Recently, a disgruntled former UPS employee, whose employment had been terminated, opened fire at the UPS facility in Alabama, killing two employees before killing himself. Tragically, not a day seems to go by without some media report of gun violence in this country. While any level of gun violence, where innocent lives are taken, stirs contentious debate on the issue of the “right to bear arms,” gun violence at the workplace presents special challenges to employers aiming to prevent becoming a part of the statistic and the evening news. The debate over who should carry guns and under what conditions or restrictions has created a platform for dialog concerning gun regulation and safety. In response, many states have passed more comprehensive gun legislation, which may make it more difficult or easier for employers seeking to keep their workplace safe, depending on which side of the gun debate you are on.
Carriers defending against asbestos claims—and possibly other long-tail claims such as those involving silica, benzene, and talc—would be wise to review the Keasbey case to identify strategies for limiting coverage. Cont’l Cas. Co. v. Emp. Ins. Co. of Wausau, 871 N.Y.S.2d 48 (N.Y. App. Div. 2008) (Keasbey). There, the court found that “one indisputable fact . . . to emerge from [the] medical evidence . . . is that actual injury . . . does not occur upon [initial] exposure to asbestos.” Id. at 62. This ruling, which has implications for trigger of coverage, nonproducts coverage, allocation, and corporate succession, has been underused by insurers litigating asbestos coverage issues, especially given that since the Keasbey trial, which was held in 2005, the medical evidence has become stronger that “bodily injury” does not occur at or soon after initial exposure.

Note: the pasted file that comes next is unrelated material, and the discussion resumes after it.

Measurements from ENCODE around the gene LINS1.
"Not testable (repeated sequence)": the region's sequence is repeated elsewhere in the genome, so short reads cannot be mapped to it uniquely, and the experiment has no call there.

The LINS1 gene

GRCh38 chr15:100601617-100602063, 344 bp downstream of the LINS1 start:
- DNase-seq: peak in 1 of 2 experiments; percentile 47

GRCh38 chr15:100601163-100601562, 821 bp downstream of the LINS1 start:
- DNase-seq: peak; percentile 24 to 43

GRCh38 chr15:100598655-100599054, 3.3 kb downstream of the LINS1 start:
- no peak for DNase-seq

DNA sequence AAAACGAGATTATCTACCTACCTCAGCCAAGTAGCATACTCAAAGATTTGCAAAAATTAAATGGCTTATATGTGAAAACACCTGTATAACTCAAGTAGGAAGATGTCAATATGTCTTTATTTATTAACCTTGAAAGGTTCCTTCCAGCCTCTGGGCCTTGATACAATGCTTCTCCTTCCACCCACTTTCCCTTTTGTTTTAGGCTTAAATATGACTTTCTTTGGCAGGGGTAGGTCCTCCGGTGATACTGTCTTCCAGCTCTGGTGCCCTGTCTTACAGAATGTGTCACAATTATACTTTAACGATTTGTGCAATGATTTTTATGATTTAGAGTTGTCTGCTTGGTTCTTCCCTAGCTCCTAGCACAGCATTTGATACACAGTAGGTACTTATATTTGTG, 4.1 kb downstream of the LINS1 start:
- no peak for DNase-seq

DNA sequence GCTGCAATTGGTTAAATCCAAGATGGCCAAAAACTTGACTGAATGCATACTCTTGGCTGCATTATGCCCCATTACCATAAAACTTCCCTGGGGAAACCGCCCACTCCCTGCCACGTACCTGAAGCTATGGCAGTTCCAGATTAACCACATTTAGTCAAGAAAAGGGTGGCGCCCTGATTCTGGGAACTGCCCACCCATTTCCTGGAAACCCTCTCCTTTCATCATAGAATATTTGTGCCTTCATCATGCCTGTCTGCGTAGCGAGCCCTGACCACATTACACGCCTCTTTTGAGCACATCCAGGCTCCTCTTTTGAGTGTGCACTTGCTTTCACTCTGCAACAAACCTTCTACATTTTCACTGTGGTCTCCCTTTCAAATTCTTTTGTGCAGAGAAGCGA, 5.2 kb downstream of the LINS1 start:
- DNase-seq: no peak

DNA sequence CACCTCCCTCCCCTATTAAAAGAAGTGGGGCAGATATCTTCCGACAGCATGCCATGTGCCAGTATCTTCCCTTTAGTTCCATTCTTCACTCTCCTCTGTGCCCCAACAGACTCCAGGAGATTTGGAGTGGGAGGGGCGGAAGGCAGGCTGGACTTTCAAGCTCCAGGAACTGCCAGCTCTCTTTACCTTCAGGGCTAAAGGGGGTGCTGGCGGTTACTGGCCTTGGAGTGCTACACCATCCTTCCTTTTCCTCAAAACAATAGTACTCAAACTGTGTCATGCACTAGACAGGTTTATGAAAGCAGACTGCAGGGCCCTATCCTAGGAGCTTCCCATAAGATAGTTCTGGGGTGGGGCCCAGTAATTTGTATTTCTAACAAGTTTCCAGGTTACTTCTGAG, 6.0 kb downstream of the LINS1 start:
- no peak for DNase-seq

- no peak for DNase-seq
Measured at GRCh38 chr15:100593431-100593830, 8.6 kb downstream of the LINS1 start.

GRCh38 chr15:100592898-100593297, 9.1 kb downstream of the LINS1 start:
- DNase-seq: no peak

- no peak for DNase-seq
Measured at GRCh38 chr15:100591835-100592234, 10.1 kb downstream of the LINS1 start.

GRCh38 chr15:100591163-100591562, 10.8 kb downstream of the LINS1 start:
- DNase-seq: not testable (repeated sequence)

Tort actions involving pharmaceuticals and medical devices usually involve state law claims, and therefore, diversity jurisdiction is often the only way to proceed in a federal court. Plaintiffs, however, may join doctors, sales representatives, hospitals, or pharmacies as nondiverse defendants, or in some cases, they may even join multiple plaintiffs from several states to defeat diversity jurisdiction. Because defendants most often prefer to litigate in federal courts, fighting the joinder of these nondiverse defendants is critical.